A May report by the International Energy Agency (IEA), “The role of critical materials in clean energy transitions,” provides hard — and troubling — numbers. A typical electric car requires six times the mineral inputs of a conventional car. An onshore wind plant requires nine times more mineral resources than a gas-fired power plant. Offshore wind capacity is more than 10 times more copper-intensive than natural gas- and coal-fired fossil fuel plants, and DeWit reckons those estimates might be low.
The IEA estimates that over the last decade, the average amount of minerals needed for a new unit of power generation capacity has increased by 50% as the share of renewables has risen. Meeting the goals of the Paris Agreement — climate stabilization at “well below 2°C global temperature rise” — requires a quadrupling of mineral requirements for clean energy technologies by 2040. If the goal is net-zero globally by 2050, then mineral inputs would be six times greater in 2040 than they are today.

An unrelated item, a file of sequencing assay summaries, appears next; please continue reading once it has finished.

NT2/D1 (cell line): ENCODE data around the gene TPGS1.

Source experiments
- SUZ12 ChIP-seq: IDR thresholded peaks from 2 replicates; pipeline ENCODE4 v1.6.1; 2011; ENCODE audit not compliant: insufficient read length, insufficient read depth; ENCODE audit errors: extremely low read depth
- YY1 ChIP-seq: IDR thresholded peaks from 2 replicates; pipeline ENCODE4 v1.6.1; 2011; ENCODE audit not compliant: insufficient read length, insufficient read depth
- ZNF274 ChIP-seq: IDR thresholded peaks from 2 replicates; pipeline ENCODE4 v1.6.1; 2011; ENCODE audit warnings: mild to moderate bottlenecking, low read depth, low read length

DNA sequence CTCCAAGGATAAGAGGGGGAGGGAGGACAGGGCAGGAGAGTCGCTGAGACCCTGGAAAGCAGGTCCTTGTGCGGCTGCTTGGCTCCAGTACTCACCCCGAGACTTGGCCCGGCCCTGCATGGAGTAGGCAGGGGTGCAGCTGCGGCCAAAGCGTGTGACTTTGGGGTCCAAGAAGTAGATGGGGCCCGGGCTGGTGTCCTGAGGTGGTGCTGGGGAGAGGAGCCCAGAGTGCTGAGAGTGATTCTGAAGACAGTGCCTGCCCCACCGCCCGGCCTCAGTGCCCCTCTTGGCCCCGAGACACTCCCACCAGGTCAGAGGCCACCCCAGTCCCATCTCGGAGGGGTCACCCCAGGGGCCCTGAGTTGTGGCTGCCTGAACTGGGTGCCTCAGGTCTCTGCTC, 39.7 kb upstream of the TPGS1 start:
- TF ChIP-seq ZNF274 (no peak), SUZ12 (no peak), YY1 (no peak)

The key point is simple: Green tech uses a lot more critical materials than conventional technologies and production, and use of clean tech must grow exponentially if the world is going to reach its climate goals. Honoring the Paris Agreement means that clean energy technologies would account for 40% of the demand for copper and rare earths, 60% to 70% for nickel and cobalt, and almost 90% for lithium.
It’s not clear if that supply exists. DeWit points to Dutch researchers who concluded that in a world in which 30% of vehicles are electric by 2030, and even with advanced battery chemistries, the demand for cobalt, lithium and select rare earths outstrips global supply. He highlights warnings that current planning for 2023 implies seven times more demand for lithium “than any conceivable scenario for global supply.”
IEA findings are consistent with his: “Expected supply from existing mines and projects under construction is estimated to meet only half of projected lithium and cobalt requirements and 80% of copper needs by 2030.” A European Union report forecasts a significant shortage of lithium in the absence of large, medium-term investments.
The European Commission has acknowledged the implications of this imbalance: “The transition to climate neutrality could replace today’s reliance on fossil fuels with one on raw materials, many of which we source from abroad and for which global competition is becoming more fierce.”